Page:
Up until recently, hydrogen fuel cell technology has faced limitations due to the low availability and high hydrogen production cost. A further setback is also the limited infrastructure for hydrogen distribution.
But all that might be on its way to change thanks to the efforts of scientists and environmental engineers who have come up with a ground-breaking potential solution for these problems: artificial photosynthesis for hydrogen production.
Research in this direction has received $100 million in funding from the US Department of Energy (DOE), which has resulted in the development of a hydrogen and electricity extraction system powered by solar cells.
Artifical Photosynthesis Explained – A Hydrogen Fuel Cell Technology Booster
The technology relies on artificial leaves that use solar power to fuel the split of hydrogen and oxygen. What’s more, excess solar energy is not lost in this process and can, instead, be stored and saved for later use.
Synthetic photosynthesis can, thus, provide a cleaner and more sustainable alternative to hydrogen production, as traditional means of hydrogen extraction rely on energy sources that release CO2 emissions into the atmosphere. Using solar energy as in the case of artificial photosynthesis technology leaves no room for air pollution, which has previously been one of the major disadvantages of the hydrogen fuel cell technology.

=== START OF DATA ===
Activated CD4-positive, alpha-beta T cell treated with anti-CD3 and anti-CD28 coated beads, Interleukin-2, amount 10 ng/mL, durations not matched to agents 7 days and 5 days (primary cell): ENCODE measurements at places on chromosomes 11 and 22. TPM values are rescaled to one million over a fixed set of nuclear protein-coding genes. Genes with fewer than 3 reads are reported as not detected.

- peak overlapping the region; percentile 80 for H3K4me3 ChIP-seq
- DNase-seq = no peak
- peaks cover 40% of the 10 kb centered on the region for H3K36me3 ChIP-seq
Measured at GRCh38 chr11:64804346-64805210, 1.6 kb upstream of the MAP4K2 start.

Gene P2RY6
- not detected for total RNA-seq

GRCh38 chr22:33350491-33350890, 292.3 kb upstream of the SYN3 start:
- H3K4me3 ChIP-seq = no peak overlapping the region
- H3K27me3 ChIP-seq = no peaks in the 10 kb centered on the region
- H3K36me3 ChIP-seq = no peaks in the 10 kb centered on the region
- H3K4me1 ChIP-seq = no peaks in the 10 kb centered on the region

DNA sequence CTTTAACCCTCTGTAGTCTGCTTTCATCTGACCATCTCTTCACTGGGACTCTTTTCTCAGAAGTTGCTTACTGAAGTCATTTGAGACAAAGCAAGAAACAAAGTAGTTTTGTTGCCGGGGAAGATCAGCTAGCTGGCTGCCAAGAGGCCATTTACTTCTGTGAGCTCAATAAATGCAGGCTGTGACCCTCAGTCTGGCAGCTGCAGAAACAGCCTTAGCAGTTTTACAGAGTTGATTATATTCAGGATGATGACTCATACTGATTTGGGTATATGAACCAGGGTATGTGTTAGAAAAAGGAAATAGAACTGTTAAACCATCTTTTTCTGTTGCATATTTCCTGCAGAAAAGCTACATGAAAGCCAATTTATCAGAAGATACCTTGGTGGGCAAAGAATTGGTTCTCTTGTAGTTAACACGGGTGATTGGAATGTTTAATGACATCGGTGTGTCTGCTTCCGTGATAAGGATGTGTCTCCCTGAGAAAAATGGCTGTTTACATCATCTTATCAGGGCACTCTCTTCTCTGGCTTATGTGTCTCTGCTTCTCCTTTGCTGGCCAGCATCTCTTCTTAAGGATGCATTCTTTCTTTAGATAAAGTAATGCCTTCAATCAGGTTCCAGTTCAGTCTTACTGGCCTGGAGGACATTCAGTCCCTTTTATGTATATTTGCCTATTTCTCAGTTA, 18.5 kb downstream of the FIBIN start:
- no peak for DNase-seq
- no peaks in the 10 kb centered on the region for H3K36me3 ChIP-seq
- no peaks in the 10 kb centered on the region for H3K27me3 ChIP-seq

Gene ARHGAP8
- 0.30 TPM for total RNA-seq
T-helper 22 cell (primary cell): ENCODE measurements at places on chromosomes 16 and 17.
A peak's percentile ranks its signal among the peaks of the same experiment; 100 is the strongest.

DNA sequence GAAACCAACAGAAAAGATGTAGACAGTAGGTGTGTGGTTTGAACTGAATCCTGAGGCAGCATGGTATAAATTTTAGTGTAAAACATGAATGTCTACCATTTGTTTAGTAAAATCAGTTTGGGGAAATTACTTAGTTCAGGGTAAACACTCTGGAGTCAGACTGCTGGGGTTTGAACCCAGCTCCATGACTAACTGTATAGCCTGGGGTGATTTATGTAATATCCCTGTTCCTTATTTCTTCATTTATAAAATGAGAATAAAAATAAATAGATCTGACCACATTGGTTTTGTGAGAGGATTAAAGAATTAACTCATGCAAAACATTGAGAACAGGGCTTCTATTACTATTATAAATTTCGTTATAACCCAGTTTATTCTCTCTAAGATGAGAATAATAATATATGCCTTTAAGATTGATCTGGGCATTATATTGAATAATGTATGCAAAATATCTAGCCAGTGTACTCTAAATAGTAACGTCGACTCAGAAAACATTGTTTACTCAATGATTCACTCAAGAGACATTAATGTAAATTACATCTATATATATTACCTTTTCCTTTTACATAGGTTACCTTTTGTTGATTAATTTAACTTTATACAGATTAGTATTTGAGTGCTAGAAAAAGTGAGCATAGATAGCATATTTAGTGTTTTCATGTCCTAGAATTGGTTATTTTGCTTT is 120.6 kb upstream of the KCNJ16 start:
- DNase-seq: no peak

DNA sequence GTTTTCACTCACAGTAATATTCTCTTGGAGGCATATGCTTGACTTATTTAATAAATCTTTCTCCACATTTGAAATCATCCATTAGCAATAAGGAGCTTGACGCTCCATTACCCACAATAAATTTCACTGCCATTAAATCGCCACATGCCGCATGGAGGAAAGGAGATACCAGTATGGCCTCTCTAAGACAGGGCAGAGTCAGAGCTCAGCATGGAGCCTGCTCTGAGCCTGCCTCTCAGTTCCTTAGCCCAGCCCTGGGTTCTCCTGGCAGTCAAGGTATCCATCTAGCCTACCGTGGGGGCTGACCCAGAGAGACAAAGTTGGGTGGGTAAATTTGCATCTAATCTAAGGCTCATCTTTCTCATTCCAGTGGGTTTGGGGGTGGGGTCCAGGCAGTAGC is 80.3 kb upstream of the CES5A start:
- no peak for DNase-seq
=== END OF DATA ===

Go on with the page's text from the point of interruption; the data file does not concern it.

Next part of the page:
In addition to being more environmentally friendly, the use of this technology can also prove to be more commercially applicable thanks to the lower utility costs that companies can benefit from by using renewable energy. Furthermore, excess energy can also be sold to government institutions and other entities as a means of additional income.
And with the growing demand for green energy, the market’s production and distribution practices are already being reshaped.
In fact, according to data from The State of Consumer Spending, 62% of Gen Z consumers prefer sustainable brands and demand sustainably sourced goods. Over two-thirds of Gen Z shoppers also said they are willing to pay more for sustainable products.